The vestibular system enables us to stand straight, stable, and balanced. It also sends signals to the brain to tell us if we are speeding up or slowing down. People who have vestibular disorders often feel dizzy, unstable, or vertigo. They complain of feeling disoriented, falling, or stumbling.
There is a direct connection between the visual system and the balance system. When there is a mismatch between the two systems, or a break between the two, people have those symptoms. Creating a better input and connection between the visual and vestibular systems is precisely what Neuro-Optometrists do. Read on to learn more about visual-vestibular disorders and how we may be able to treat your dizziness.
10 Quick Facts About Vestibular Disorders
- Vestibular disorders affect more than 35% of adults over the age of 40.
- The vestibular system is made up of 3 canals that have tiny fluid-filled parts within the inner ear, and they and act like a carpenter's level. It sends signals to areas in the brain that process balance and movement.
- Some of the other symptoms of vestibular disorders include nausea, fatigue, difficulty focusing on objects, poor concentration, difficulty reading, hearing loss, and ringing in the ear. Many of these symptoms may overlap with other conditions. An Neuro-Optometrist is the professional who is skilled in this area, and can help.
- Vestibular disorders can be caused by injury, disease, drug or chemical poisoning, aging, and autoimmune diseases.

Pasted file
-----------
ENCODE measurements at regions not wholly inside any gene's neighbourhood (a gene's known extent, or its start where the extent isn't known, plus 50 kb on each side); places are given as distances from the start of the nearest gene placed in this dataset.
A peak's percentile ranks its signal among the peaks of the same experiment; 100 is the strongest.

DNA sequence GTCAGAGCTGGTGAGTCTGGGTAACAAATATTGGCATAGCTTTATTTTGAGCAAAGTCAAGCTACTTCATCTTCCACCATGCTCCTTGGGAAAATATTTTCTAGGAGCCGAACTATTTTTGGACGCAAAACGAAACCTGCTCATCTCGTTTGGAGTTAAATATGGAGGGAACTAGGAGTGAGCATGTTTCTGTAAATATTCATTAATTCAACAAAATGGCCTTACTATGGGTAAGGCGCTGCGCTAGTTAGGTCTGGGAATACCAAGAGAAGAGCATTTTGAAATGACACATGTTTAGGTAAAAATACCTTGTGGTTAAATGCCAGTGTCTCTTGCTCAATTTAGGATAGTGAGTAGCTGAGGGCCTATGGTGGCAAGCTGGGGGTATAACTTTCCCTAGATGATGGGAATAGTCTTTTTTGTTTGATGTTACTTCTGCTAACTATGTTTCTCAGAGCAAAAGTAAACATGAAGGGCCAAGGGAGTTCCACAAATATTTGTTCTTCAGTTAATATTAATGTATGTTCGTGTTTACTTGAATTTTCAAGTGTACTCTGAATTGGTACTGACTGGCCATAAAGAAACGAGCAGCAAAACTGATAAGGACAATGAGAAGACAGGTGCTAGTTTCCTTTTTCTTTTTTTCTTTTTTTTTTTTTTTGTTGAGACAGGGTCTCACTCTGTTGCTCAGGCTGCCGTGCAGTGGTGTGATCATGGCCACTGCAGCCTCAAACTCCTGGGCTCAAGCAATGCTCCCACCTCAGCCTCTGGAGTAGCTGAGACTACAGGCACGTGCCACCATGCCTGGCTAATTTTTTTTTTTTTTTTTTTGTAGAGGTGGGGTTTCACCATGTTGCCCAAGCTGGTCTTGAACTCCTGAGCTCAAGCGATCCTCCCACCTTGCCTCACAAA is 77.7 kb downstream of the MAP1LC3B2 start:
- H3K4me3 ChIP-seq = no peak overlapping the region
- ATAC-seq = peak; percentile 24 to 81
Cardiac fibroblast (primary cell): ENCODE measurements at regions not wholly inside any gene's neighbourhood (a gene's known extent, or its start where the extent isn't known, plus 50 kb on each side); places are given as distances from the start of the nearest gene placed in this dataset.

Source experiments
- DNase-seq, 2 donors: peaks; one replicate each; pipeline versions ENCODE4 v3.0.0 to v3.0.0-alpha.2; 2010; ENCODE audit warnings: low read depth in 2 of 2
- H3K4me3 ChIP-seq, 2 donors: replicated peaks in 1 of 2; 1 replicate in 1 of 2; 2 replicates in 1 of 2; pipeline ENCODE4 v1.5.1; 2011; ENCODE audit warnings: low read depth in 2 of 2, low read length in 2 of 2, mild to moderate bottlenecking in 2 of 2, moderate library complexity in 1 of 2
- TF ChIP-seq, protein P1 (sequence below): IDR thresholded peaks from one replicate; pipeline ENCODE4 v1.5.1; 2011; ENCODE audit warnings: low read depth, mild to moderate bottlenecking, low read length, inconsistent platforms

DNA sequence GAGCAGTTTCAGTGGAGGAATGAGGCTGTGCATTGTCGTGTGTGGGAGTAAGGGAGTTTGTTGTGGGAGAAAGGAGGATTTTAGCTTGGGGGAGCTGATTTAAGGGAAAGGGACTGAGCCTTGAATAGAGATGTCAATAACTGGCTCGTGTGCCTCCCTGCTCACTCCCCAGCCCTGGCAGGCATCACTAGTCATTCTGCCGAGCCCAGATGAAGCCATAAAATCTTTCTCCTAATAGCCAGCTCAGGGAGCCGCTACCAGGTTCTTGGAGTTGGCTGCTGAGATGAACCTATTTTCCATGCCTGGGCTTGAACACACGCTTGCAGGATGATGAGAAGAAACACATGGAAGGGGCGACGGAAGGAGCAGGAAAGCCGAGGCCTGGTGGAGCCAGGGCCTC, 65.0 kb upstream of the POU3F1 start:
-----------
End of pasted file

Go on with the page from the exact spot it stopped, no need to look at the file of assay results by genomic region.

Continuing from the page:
- Certain nutritional and lifestyle changes such as reducing salt intake, caffeine, and alcohol could improve your condition and ease symptoms of vestibular disorders.
- Vestibular disorders can be challenging to diagnose. Many patients report visiting four or more physicians over the course of several years before arriving at correct diagnosis.
- Some common vestibular disorders are benign paroxysmal positional vertigo (BPPV), labyrinthitis, vestibular neuritis, Meniere’s disease, and vestibular migraine.
- Patients with undiagnosed vestibular disorders may sometimes be perceived as lazy, anxious, inattentive, or attention-seeking.
- Neuro-Optometric Rehabilitation is a form of vision therapy, and can be life-changing for some patients. At times, doctors may prescribe special prisms to help alleviate symptoms.
- There is hope! Neuro-Optometrists offer Neuro-Optometric Rehabilitation. Neuro-Optometric Rehabilitation improves and re-establishes the link between the visual and vestibular information. Patients who suffer from dizziness or other symptoms of vestibular disorders learn how to coordinate the visual and vestibular systems. This then reduces or even eliminates the symptoms such as the feeling of dizziness and disorientation.
If you are experiencing dizziness, contact Family Eye Care to schedule a Functional Vision Evaluation. We also work closely with other professionals in this area.
Family Eye Care serves patients from Old Bridge, East Brunswick, Woodbridge, Edison, all throughout New Jersey.